The BenQ SW320 has a 10-bit colour display which provides smooth colour gradations using over 1 billion colours. The HDR (High Dynamic Range) increases the overall dynamic range between black and white to provide a closer view to what the eyes see in a natural scene. The supplied HDMI cable or other high quality cable must be used to see the benefit of HDR. The 14-bit 3D LUT (Look Up Table) & Delta E<2 improves colour blending accuracy in both Adobe RGB and sRGB.
The Colour mode offers several options including; Adobe RGB, sRGB, Rec 709, DCI-P3, B+W, Darkroom, HDR, Calibration 1, Calibration 2, Custom 1, Custom 2, CAD/CAM and Animation. For photography work sRGB or Adobe RGB. sRGB will be the preferred choice if you are printing with an inkjet printer or intending to display photos/video on web sites and on screen presentation. Most inkjet printers and commercial labs use the sRGB colour space, some high-end printers use Adobe RGB. Adobe RGB has the wider gamut and will display more colours, the SW320 accurately displays 99% of Adobe RGB colours. However, the web does not support Adobe RGB so your photos may look dull when uploaded to the web.
DCI-P3 is a colour space for digital movie projection used by the film industry. It covers most colours albeit with drawbacks in the green-blue range. Rec.709 is an ITU Recommendation, that sets out the standards for HDTV. The Rec.709 RGB Colour Space is similar to sRGB colour.
The Darkroom & B+W settings are aimed at photographers. I was a bit puzzled as to why any photographer would want a B+W setting on a monitor as the output will still be a colour file. The advantage of this setting is that you can quickly preview an entire folder of photos and see instantly which will work as a B+W. The B+W setting has three levels to choose from, of course you will still need to convert the photos in your image editing application.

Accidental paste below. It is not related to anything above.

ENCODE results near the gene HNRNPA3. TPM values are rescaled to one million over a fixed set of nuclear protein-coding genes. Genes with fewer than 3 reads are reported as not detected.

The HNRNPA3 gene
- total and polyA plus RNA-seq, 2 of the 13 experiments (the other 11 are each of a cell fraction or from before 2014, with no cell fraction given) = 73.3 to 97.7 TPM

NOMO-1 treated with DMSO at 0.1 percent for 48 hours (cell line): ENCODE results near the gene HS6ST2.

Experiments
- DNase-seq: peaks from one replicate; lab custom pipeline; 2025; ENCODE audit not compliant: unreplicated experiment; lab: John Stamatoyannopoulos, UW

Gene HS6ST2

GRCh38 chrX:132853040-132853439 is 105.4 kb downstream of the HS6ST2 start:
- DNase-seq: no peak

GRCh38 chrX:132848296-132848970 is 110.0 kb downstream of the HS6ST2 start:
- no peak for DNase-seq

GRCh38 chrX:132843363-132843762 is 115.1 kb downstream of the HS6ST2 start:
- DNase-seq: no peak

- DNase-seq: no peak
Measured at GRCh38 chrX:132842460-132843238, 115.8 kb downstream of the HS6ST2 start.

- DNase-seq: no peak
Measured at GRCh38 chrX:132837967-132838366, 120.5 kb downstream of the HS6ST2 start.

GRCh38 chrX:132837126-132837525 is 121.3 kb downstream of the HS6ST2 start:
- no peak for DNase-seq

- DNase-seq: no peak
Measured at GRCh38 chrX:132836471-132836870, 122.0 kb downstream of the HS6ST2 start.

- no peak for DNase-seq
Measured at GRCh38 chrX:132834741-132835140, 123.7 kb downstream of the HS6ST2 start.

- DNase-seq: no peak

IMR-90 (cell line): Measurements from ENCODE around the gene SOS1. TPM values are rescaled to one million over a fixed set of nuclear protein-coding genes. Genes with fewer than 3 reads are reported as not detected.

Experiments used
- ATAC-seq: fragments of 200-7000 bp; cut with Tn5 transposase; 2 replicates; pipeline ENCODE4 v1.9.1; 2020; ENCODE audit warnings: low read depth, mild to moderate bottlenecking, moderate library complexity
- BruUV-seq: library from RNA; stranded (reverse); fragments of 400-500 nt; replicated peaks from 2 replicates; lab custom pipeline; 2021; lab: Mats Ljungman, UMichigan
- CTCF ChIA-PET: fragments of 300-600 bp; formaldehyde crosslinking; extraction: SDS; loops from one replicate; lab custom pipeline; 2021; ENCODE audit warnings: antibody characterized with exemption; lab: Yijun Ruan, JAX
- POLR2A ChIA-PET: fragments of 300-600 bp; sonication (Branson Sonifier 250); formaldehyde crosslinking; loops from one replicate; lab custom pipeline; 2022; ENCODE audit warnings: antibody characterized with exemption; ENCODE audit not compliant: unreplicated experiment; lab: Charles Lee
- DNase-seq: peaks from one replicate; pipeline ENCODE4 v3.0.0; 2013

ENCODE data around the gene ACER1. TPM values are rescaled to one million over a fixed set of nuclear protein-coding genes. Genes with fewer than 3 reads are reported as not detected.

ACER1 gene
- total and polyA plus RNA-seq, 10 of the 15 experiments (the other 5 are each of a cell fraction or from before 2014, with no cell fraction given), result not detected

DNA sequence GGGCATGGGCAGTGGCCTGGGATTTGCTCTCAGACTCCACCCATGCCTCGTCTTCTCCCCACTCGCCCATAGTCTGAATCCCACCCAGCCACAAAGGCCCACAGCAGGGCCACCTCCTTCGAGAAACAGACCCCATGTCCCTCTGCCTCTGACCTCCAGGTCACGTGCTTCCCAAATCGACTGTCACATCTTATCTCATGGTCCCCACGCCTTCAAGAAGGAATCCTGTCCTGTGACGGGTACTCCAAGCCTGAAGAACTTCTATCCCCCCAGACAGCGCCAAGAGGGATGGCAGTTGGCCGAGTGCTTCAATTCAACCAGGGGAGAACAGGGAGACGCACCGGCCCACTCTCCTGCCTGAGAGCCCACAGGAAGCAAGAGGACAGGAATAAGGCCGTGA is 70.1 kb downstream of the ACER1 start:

A USB puck is supplied with the BenQ SW320 monitor, this provides quick access to frequently used OSD (On Screen Display) settings. Key 1 switches to Adobe RGB colour mode, Key 2 sRGB mode, Key 3 B+W mode, the Return key exits OSD menu, the central surrounding navigation key is for navigating the menus and the Centre OK key activates the selected menu. Keys 1,2 and 3 can be customised to your own preferred setting, just hold the key down for 5 seconds to bring up a list of options and confirm with the OK key to set the desired option.
Out of the box the BenQ SW320 produced excellent colours with an even illumination from corner to corner. There’s no need for the monitor to have a warm up period before doing colour correction work. For the photographer who demands accurate colour calibration then the SW320 has a facility for hardware calibration. This allows you to adjust the monitor’s image processing chip without changing the graphics card output data. The monitor is compatible with X-Rite Palette Master Software, this has to be downloaded from the BenQ web site. Use a Colorimeter to create a calibration/profile. The software supports the following devices X-Rite i1 Display Pro / i1 Pro / i1 Pro 2 & Datacolor Spyder 4 / Spyder 5. The two USB 3.0 ports are located at the side for connecting a colorimeter. The calibration data is stored in Colour Mode > Calibration 1. For image editing the recommended calibration brightness is 120cd/m2 or less.
The BenQ SW320 monitor has a light sensor, this is located on the top edge of the monitor. This automatically adjusts the monitors brightness to match the ambient room lighting. If the ambient room light is high, then the monitor brightness is increased. If the light is dim, then the monitor brightness is decreased. This is a feature which may or may not suit your editing process, a consistent room light would be the better solution. The software for this can be downloaded from the BenQ web site. The Monitor hood has a small window so the sensor can still measure the ambient light.